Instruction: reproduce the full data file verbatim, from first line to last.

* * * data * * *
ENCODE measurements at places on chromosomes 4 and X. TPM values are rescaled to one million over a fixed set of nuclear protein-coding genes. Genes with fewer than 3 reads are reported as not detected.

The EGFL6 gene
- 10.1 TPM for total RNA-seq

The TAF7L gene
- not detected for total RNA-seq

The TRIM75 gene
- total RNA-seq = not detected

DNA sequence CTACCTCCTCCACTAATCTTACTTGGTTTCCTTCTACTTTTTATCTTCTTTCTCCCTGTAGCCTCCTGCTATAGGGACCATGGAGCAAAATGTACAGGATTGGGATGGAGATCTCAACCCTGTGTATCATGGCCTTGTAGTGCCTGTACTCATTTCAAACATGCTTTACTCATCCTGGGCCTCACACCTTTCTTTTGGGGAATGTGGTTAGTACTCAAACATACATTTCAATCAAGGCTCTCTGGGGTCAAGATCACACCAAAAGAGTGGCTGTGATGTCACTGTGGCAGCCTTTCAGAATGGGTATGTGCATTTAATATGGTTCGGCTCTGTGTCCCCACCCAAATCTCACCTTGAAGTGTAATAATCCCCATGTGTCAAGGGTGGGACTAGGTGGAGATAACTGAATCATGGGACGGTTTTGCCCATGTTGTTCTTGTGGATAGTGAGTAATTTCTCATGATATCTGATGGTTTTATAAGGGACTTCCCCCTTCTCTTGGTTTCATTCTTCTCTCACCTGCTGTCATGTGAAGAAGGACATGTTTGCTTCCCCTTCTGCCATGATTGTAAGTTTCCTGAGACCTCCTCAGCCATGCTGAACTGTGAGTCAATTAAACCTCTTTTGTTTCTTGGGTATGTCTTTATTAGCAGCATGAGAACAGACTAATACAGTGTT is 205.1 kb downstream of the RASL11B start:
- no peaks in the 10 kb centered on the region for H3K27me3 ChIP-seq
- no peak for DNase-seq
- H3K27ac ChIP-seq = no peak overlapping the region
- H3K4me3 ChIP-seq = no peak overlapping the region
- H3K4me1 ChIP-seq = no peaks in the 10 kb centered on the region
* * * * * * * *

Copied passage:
ENCODE measurements at places on chromosomes 4 and X. TPM values are rescaled to one million over a fixed set of nuclear protein-coding genes. Genes with fewer than 3 reads are reported as not detected.

The EGFL6 gene
- 10.1 TPM for total RNA-seq

The TAF7L gene
- not detected for total RNA-seq

The TRIM75 gene
- total RNA-seq = not detected

DNA sequence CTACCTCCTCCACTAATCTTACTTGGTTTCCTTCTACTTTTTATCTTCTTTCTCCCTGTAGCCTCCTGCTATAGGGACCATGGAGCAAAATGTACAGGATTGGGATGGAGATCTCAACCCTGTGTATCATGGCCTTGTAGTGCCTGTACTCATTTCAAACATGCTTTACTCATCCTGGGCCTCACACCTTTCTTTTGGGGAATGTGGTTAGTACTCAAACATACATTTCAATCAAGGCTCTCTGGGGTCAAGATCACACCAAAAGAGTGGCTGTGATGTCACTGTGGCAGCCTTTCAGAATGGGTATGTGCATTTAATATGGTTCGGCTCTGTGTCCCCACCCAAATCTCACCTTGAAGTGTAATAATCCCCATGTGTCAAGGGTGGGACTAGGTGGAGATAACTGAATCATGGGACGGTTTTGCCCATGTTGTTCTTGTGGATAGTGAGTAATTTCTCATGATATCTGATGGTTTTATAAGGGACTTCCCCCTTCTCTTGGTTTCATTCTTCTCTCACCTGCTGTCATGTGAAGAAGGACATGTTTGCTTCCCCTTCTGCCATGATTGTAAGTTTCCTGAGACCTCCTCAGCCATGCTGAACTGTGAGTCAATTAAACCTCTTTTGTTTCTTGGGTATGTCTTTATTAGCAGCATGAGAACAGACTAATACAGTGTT is 205.1 kb downstream of the RASL11B start:
- no peaks in the 10 kb centered on the region for H3K27me3 ChIP-seq
- no peak for DNase-seq
- H3K27ac ChIP-seq = no peak overlapping the region
- H3K4me3 ChIP-seq = no peak overlapping the region
- H3K4me1 ChIP-seq = no peaks in the 10 kb centered on the region